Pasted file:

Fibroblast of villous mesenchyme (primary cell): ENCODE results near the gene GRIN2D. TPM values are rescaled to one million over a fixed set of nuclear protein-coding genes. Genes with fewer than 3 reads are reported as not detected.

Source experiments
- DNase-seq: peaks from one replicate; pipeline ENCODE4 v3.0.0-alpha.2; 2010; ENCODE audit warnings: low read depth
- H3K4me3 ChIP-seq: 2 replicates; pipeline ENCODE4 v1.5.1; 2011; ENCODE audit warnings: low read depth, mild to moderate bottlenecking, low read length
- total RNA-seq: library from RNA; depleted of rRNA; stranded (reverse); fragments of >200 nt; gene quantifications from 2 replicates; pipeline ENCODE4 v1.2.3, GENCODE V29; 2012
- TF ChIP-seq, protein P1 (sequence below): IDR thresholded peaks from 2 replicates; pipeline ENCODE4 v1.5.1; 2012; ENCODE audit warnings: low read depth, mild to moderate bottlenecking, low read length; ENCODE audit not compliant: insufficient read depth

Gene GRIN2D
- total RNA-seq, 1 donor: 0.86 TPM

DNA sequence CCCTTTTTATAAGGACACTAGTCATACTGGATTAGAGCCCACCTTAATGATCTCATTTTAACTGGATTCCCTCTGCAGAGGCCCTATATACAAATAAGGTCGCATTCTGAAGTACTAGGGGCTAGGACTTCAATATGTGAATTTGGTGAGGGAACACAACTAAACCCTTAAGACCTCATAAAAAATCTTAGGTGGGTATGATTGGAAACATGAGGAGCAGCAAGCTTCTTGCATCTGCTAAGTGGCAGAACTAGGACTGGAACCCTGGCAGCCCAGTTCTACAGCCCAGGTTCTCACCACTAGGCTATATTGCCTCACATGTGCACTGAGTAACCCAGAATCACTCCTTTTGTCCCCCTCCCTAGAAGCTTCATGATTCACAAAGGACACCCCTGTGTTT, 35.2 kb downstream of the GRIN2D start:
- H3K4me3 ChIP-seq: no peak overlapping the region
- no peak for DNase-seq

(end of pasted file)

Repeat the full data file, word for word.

Fibroblast of villous mesenchyme (primary cell): ENCODE results near the gene GRIN2D. TPM values are rescaled to one million over a fixed set of nuclear protein-coding genes. Genes with fewer than 3 reads are reported as not detected.

Source experiments
- DNase-seq: peaks from one replicate; pipeline ENCODE4 v3.0.0-alpha.2; 2010; ENCODE audit warnings: low read depth
- H3K4me3 ChIP-seq: 2 replicates; pipeline ENCODE4 v1.5.1; 2011; ENCODE audit warnings: low read depth, mild to moderate bottlenecking, low read length
- total RNA-seq: library from RNA; depleted of rRNA; stranded (reverse); fragments of >200 nt; gene quantifications from 2 replicates; pipeline ENCODE4 v1.2.3, GENCODE V29; 2012
- TF ChIP-seq, protein P1 (sequence below): IDR thresholded peaks from 2 replicates; pipeline ENCODE4 v1.5.1; 2012; ENCODE audit warnings: low read depth, mild to moderate bottlenecking, low read length; ENCODE audit not compliant: insufficient read depth

Gene GRIN2D
- total RNA-seq, 1 donor: 0.86 TPM

DNA sequence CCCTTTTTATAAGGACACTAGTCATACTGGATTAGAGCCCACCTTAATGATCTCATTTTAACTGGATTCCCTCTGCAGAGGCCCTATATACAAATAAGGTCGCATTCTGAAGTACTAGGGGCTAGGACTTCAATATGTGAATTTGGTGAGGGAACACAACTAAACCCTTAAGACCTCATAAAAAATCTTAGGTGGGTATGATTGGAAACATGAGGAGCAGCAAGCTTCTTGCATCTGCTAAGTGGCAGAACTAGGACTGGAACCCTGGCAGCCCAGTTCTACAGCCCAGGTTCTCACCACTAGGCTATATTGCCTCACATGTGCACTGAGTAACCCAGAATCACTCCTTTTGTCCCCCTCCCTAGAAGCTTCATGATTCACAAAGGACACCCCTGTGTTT, 35.2 kb downstream of the GRIN2D start:
- H3K4me3 ChIP-seq: no peak overlapping the region
- no peak for DNase-seq